Innovation and technology transfer in agri-food systems for sustainable development and improved livelihoods
This research explores global food systems and agriculture development and focuses specifically on institutional dynamics of innovation and technology transfer in food and agriculture systems. Theoretically it looks at what drives the variation of selection and adoption of new technologies across geographies and within international agriculture and development research systems. The global food crises of 2007-2008 put food security and agriculture development back on the forefront of policy agendas for countries, international organizations and the private sector. As these various actors scale up their investments, it is a critical time to increase our understanding of the processes of innovation and technology adoption in agriculture.
Class of 2001
“I’m not only Calla’s friend, I’m her fan. Her strength, centeredness, clarity, commitment and chutzpah inspire me. She’s doing important work now, but someday she will be extraordinarily influential, which will benefit us all.” – RMI’s Michael Kinsley
If you’ve followed RMI’s work for long enough, then you know we’re prone to optimism. There’s a reason for that. We spend every day developing creative ways to achieve high levels of resource productivity. And in doing so, we see a world full of possibilities to explore. For 28 years, we have worked toward creating a vision for a world in equilibrium, where the needs of each individual are never hindered by a lack of resources.
But if vision were enough many of the problems we face on a daily basis would have been laid to rest in the early 1980s. Ideas are subject to the time in which they live and the audience exposed to them. Without voice, vision is immobile, ossified in context. That’s why torchbearers are so important. We have plenty here at RMI (our Chairman and Chief Scientist, Amory Lovins, has profoundly delivered our message for years), but we have also nurtured something of a family outside RMI consisting of former staff members spread around the globe.
Calla Ostrander is one of those alumni. A former communications fellow in our Snowmass office, she directed donor events, designed RMI’s first knowledge-management system, and developed the Energy Opportunity Finder with Michael Kinsley. “Everything I know about life-cycle management, integrated systems, biomimicry and efficiency, I learned at RMI,” Ostrander said. Since leaving RMI, Ostrander has encountered many unique challenges, but one common thread has run throughout—community. Much of Ostrander’s work then and now can be described as outreach—maintaining an essential artery to the outside world.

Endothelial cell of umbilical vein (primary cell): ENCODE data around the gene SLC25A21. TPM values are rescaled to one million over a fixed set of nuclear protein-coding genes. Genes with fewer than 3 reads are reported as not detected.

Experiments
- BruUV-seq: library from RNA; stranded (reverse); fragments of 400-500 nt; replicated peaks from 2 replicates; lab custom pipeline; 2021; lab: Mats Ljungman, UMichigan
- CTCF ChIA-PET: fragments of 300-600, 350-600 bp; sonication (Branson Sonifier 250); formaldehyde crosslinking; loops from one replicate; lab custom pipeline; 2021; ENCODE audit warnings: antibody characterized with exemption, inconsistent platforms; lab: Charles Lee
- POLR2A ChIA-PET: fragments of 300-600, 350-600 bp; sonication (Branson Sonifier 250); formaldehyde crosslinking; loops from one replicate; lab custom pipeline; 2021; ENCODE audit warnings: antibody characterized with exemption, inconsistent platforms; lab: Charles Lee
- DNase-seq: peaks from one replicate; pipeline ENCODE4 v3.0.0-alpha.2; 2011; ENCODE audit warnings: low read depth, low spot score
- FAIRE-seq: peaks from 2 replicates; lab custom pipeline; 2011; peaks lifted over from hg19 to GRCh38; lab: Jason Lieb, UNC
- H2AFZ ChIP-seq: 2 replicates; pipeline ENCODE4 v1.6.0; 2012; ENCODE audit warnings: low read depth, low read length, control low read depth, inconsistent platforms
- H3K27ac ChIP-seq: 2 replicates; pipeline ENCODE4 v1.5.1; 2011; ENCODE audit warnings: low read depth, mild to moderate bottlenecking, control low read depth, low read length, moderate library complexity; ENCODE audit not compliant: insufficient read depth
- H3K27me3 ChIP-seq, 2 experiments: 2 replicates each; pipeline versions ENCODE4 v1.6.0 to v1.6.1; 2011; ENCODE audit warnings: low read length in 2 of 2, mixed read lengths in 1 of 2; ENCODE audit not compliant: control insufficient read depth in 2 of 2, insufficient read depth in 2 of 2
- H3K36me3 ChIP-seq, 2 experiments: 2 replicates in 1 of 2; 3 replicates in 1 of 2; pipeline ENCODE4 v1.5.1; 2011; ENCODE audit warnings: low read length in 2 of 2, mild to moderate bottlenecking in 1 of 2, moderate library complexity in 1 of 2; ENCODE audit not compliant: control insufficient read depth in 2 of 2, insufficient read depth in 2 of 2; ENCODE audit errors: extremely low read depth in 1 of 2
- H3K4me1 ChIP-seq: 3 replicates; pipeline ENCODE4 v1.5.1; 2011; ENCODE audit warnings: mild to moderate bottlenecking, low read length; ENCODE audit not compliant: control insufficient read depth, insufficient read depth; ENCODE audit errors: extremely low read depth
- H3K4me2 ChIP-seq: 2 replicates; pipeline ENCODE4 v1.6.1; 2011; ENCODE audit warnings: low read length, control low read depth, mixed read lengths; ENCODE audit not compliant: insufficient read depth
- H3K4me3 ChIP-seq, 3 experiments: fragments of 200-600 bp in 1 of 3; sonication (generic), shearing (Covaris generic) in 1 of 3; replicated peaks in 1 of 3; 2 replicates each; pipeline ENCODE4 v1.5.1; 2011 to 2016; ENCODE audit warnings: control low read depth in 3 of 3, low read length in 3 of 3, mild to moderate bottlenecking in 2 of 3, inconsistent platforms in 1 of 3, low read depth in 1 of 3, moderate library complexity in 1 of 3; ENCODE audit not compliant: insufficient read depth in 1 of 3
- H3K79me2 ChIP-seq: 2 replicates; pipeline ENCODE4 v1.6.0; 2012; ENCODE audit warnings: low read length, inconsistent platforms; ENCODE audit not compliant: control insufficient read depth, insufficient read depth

Putting RMI Skills to Practical Use
As climate action coordinator for the city of San Francisco’s Department of the Environment, Ostrander is responsible for managing citywide emissions inventories as well as climate policies like the Carbon Fund. This program sells offsets for carbon-intensive activities and then reinvests the proceeds into local operations that reduce greenhouse-gas emissions. Inspired by traditional offset programs, the Carbon Fund takes a far more local approach. For instance, in purchasing offsets for activities such as air travel, the air traveler directly invests in programs such as Urban Orchards, which plants fruit trees in urban areas, or Dog Patch Biodiesel, a waste-grease filling station. Such programs, along with a host of established environmental regulatory policies, make San Francisco a leader in climate protection.
To be sure, San Francisco is a progressive city with a great deal of political will and legislative backing for climate policies, but that hasn’t relieved Ostrander of her fair share of challenges. “In San Francisco, there are so many offices devoted to environmental concerns—keeping our air clean, reducing emissions, cleaning up our waterways—but there’s less of a connection to the environment than you would assume,” she said.
The importance of framing the discussion is a daily reminder in Ostrander’s work. For example, the city’s Green Jobs program hires sixty low-income people from around the city, educates them about climate change, recycling and toxicity issues, and then sends them back to their communities with knowledge and new skills. “Some of our workers will come in to work and they’ll say, ‘You know, my family thinks I’m full of it. They don’t believe in what I’m doing,’” Ostrander said. The problem is in the large gap between technical experts and the general populace. “You have to ask, ‘What are the most important points, who is my audience, and where are they coming from?’ Because these issues affect at least one thing that everyone cares about.”
Moving Communities Toward Sustainability